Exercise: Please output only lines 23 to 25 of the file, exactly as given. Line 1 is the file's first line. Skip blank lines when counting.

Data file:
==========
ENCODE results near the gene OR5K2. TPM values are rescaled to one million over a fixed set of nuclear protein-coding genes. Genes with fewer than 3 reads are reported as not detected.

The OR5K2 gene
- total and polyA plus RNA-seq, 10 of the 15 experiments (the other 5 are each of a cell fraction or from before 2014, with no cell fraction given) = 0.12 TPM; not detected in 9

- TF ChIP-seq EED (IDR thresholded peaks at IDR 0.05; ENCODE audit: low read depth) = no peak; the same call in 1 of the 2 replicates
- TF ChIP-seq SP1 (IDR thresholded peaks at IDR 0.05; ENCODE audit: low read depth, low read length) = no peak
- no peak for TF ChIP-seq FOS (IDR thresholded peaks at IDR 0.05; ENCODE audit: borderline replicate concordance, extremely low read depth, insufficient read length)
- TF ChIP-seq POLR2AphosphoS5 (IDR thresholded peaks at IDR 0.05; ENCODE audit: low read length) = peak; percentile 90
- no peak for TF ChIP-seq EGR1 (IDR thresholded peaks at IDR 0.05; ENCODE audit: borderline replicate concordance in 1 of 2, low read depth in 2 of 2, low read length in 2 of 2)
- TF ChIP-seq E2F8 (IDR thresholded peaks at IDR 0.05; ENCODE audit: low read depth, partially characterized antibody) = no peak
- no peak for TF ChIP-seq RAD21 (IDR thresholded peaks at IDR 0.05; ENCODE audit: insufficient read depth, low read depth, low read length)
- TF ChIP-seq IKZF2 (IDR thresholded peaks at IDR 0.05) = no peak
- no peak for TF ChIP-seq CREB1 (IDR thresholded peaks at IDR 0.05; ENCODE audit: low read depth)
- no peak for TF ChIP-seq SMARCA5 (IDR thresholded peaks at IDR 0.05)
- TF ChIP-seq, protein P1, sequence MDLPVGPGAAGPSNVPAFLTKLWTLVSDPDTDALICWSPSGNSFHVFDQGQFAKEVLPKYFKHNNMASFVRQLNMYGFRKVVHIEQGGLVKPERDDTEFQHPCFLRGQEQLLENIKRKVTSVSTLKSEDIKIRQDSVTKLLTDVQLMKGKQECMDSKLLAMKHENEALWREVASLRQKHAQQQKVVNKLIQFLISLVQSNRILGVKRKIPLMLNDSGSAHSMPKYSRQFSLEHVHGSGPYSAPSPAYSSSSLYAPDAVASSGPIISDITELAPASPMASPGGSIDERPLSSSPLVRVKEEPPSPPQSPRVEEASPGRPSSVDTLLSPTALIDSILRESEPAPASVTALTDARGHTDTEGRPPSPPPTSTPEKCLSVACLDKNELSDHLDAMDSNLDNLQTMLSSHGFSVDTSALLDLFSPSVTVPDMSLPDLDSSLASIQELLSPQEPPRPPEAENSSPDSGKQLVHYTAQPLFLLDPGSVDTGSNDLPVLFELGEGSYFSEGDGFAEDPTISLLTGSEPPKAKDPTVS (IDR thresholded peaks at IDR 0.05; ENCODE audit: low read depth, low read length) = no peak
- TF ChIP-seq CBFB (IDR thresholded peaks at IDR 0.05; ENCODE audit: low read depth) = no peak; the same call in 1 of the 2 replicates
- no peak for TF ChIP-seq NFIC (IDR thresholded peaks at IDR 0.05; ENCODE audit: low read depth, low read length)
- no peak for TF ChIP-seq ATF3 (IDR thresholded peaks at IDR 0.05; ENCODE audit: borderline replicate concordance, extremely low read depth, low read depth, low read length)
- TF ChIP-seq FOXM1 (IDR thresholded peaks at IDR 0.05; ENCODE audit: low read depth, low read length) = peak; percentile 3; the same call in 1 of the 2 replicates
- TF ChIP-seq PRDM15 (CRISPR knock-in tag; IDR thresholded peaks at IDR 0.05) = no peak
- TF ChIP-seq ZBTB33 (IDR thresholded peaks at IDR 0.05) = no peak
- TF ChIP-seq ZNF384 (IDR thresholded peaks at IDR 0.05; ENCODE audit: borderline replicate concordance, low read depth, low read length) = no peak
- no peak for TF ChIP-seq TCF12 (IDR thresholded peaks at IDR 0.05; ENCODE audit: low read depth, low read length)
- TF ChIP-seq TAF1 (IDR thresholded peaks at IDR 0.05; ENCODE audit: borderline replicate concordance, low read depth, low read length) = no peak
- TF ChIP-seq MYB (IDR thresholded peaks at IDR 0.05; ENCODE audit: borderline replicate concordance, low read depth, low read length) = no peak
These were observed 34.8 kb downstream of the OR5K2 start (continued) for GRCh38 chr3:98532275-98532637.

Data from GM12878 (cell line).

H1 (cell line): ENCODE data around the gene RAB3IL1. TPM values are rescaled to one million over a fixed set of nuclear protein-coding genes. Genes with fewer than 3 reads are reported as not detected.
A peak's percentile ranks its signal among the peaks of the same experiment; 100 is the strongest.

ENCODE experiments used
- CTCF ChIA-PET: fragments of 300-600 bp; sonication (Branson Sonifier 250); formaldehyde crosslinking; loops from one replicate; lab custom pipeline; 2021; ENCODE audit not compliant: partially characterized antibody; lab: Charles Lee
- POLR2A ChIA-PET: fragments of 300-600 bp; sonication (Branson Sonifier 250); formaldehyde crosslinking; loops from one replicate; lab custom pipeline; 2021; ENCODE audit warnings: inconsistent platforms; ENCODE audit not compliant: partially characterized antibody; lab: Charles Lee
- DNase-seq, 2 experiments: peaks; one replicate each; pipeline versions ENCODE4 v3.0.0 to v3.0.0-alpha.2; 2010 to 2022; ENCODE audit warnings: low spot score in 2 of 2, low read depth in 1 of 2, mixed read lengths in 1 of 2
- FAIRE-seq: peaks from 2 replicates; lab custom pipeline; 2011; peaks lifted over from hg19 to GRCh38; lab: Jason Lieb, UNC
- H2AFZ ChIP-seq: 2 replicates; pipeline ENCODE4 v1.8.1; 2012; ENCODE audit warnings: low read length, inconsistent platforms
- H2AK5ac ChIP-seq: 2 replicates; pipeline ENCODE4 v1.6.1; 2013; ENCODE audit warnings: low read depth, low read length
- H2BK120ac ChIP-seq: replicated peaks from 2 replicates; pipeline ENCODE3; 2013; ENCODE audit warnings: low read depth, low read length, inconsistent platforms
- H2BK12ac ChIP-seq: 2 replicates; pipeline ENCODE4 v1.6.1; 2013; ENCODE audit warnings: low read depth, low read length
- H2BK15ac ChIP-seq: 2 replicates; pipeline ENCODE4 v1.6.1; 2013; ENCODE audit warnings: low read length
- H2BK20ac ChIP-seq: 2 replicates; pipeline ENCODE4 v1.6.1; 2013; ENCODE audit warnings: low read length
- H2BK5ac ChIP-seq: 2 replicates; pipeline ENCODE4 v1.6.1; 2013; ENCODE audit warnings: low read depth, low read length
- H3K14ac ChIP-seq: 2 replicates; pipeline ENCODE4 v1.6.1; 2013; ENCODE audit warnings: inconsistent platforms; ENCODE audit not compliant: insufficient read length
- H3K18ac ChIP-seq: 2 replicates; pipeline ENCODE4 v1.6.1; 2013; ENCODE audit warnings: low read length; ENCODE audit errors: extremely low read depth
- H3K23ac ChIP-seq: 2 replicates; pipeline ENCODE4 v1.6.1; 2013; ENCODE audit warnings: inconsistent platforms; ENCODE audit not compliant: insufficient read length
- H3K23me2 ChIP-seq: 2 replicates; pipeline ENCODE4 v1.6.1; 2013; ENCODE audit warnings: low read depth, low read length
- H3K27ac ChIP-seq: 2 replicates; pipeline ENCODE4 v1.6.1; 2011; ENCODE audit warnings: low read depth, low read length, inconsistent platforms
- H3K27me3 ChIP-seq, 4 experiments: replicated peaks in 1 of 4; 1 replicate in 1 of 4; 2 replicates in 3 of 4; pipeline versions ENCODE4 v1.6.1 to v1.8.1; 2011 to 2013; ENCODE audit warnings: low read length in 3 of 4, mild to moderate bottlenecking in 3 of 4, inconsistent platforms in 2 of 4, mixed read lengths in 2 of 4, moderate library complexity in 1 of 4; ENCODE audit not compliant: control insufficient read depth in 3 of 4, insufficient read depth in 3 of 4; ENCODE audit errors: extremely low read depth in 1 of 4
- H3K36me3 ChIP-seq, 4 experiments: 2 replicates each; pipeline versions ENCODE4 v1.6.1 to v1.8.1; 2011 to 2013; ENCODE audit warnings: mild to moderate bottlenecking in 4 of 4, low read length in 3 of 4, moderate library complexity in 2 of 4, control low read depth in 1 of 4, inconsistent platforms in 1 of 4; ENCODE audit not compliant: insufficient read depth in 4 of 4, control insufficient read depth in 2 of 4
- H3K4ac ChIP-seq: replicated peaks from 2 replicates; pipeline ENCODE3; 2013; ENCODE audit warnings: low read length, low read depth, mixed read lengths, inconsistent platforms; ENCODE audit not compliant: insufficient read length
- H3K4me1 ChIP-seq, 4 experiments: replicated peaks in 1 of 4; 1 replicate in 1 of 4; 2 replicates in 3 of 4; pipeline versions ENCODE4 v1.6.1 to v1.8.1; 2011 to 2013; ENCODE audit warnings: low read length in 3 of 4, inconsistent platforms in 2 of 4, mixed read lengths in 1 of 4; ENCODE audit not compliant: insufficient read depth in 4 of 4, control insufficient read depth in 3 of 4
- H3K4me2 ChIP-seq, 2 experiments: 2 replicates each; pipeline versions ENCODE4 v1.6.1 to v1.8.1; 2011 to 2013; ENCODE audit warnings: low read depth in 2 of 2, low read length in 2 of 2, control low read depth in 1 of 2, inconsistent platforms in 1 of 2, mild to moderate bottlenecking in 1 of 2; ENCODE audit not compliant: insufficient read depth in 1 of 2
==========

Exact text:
- TF ChIP-seq TAF1 (IDR thresholded peaks at IDR 0.05; ENCODE audit: borderline replicate concordance, low read depth, low read length) = no peak
- TF ChIP-seq MYB (IDR thresholded peaks at IDR 0.05; ENCODE audit: borderline replicate concordance, low read depth, low read length) = no peak
These were observed 34.8 kb downstream of the OR5K2 start (continued) for GRCh38 chr3:98532275-98532637.